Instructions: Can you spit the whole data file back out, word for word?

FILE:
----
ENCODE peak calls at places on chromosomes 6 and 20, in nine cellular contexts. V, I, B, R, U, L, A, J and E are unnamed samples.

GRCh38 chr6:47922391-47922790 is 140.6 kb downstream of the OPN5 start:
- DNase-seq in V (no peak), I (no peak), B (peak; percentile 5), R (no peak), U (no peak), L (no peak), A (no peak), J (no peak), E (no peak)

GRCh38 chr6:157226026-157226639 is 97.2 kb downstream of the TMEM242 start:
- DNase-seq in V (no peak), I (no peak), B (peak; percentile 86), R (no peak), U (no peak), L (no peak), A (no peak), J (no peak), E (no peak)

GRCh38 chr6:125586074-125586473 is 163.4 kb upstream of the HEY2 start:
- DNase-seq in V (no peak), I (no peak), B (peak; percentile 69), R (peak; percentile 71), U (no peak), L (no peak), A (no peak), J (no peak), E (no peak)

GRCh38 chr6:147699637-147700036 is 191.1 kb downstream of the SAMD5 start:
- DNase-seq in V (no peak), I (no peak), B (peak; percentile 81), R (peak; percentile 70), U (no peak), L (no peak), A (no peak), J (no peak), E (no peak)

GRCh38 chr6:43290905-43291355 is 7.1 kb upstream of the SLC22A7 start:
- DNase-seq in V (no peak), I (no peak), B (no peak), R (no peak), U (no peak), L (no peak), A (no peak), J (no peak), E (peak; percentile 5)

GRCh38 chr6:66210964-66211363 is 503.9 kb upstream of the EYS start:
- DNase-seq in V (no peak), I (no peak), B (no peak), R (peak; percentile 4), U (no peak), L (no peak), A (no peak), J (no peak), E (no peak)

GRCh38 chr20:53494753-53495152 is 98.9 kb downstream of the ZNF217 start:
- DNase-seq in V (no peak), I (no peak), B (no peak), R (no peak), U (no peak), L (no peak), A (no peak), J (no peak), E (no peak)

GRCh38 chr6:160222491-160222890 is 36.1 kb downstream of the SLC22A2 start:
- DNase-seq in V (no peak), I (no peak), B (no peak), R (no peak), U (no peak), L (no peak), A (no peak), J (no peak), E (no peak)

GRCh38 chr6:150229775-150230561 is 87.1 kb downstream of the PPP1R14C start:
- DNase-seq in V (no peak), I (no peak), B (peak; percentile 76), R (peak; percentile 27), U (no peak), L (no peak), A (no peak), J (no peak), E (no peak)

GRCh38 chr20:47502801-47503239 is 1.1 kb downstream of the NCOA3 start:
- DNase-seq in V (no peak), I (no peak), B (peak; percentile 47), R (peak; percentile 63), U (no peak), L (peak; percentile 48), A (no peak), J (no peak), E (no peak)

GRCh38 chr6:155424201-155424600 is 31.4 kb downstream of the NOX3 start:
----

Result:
ENCODE peak calls at places on chromosomes 6 and 20, in nine cellular contexts. V, I, B, R, U, L, A, J and E are unnamed samples.

GRCh38 chr6:47922391-47922790 is 140.6 kb downstream of the OPN5 start:
- DNase-seq in V (no peak), I (no peak), B (peak; percentile 5), R (no peak), U (no peak), L (no peak), A (no peak), J (no peak), E (no peak)

GRCh38 chr6:157226026-157226639 is 97.2 kb downstream of the TMEM242 start:
- DNase-seq in V (no peak), I (no peak), B (peak; percentile 86), R (no peak), U (no peak), L (no peak), A (no peak), J (no peak), E (no peak)

GRCh38 chr6:125586074-125586473 is 163.4 kb upstream of the HEY2 start:
- DNase-seq in V (no peak), I (no peak), B (peak; percentile 69), R (peak; percentile 71), U (no peak), L (no peak), A (no peak), J (no peak), E (no peak)

GRCh38 chr6:147699637-147700036 is 191.1 kb downstream of the SAMD5 start:
- DNase-seq in V (no peak), I (no peak), B (peak; percentile 81), R (peak; percentile 70), U (no peak), L (no peak), A (no peak), J (no peak), E (no peak)

GRCh38 chr6:43290905-43291355 is 7.1 kb upstream of the SLC22A7 start:
- DNase-seq in V (no peak), I (no peak), B (no peak), R (no peak), U (no peak), L (no peak), A (no peak), J (no peak), E (peak; percentile 5)

GRCh38 chr6:66210964-66211363 is 503.9 kb upstream of the EYS start:
- DNase-seq in V (no peak), I (no peak), B (no peak), R (peak; percentile 4), U (no peak), L (no peak), A (no peak), J (no peak), E (no peak)

GRCh38 chr20:53494753-53495152 is 98.9 kb downstream of the ZNF217 start:
- DNase-seq in V (no peak), I (no peak), B (no peak), R (no peak), U (no peak), L (no peak), A (no peak), J (no peak), E (no peak)

GRCh38 chr6:160222491-160222890 is 36.1 kb downstream of the SLC22A2 start:
- DNase-seq in V (no peak), I (no peak), B (no peak), R (no peak), U (no peak), L (no peak), A (no peak), J (no peak), E (no peak)

GRCh38 chr6:150229775-150230561 is 87.1 kb downstream of the PPP1R14C start:
- DNase-seq in V (no peak), I (no peak), B (peak; percentile 76), R (peak; percentile 27), U (no peak), L (no peak), A (no peak), J (no peak), E (no peak)

GRCh38 chr20:47502801-47503239 is 1.1 kb downstream of the NCOA3 start:
- DNase-seq in V (no peak), I (no peak), B (peak; percentile 47), R (peak; percentile 63), U (no peak), L (peak; percentile 48), A (no peak), J (no peak), E (no peak)

GRCh38 chr6:155424201-155424600 is 31.4 kb downstream of the NOX3 start: